In Gilman's "The Yellow Wallpaper," who are the intended readers?
With her short but powerful story, in which readers watch the mental deterioration of a woman who is not allowed a say in her own treatment, Gilman seems to target the male establishment who deny women like her protagonist in similar ways. The narrator voices her opinions—she asks to be allowed to see company, she protests her daily schedule of "perfect rest" and lack of mental stimulation, and she actually claims to feel better when she has the wallpaper's design on which to focus and reflect—but she is ignored by her husband. He is condescending to her and threatens her with seeing Weir Mitchell if she does not improve. As a result, a woman who likely suffers from postpartum depression ends up having a complete mental break. She has delusions and can no longer recognize her own identity.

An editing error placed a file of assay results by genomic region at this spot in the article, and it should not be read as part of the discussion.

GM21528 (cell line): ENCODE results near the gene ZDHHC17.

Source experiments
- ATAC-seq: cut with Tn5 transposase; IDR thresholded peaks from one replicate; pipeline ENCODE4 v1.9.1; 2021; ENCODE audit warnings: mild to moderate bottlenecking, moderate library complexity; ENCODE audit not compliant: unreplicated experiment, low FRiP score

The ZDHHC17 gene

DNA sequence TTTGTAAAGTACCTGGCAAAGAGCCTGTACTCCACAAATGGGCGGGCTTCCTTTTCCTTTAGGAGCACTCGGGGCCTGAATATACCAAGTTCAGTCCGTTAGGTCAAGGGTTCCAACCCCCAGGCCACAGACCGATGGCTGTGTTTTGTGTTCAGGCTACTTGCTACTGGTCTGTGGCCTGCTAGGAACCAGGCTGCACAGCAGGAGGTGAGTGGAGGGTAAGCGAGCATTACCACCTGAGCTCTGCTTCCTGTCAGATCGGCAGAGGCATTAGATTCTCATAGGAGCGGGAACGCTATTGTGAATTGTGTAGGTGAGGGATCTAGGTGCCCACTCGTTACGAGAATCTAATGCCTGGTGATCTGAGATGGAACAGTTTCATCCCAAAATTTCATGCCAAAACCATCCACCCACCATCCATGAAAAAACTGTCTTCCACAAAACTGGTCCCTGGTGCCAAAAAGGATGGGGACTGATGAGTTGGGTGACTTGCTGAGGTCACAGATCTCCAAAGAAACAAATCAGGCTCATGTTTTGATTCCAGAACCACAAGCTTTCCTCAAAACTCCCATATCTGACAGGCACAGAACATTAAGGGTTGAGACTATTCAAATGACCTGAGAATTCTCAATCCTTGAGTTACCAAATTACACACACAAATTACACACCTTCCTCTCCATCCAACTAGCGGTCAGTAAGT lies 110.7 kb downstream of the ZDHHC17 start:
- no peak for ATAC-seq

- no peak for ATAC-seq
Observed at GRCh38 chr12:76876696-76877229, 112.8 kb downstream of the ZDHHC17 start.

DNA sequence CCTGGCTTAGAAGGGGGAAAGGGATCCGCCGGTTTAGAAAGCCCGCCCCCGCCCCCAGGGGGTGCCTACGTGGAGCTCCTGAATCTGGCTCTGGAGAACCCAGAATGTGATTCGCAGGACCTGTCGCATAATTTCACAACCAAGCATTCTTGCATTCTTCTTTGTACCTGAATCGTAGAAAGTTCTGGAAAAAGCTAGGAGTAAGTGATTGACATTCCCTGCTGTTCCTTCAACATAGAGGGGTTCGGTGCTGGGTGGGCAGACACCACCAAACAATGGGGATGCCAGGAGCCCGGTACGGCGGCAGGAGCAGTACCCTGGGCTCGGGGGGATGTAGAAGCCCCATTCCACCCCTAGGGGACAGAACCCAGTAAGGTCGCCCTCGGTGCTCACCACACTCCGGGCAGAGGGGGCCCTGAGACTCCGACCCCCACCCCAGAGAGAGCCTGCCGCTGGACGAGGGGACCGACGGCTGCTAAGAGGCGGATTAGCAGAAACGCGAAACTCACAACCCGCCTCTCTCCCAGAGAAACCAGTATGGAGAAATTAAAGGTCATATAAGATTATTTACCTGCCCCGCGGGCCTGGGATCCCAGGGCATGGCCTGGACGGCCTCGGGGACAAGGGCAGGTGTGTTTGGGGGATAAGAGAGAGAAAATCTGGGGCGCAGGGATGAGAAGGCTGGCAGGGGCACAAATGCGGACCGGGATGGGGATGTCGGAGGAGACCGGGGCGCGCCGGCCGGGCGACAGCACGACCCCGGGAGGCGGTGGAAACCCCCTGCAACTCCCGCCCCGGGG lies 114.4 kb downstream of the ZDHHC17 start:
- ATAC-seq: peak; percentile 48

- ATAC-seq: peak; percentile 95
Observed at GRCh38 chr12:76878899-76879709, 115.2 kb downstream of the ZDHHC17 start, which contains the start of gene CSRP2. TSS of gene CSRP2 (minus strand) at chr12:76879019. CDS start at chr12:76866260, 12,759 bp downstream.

Here, Gilman shows how high the cost can be when the woman's voice is ignored and how much more she might deteriorate if her own estimation of her symptoms is not taken seriously. The protagonist of...
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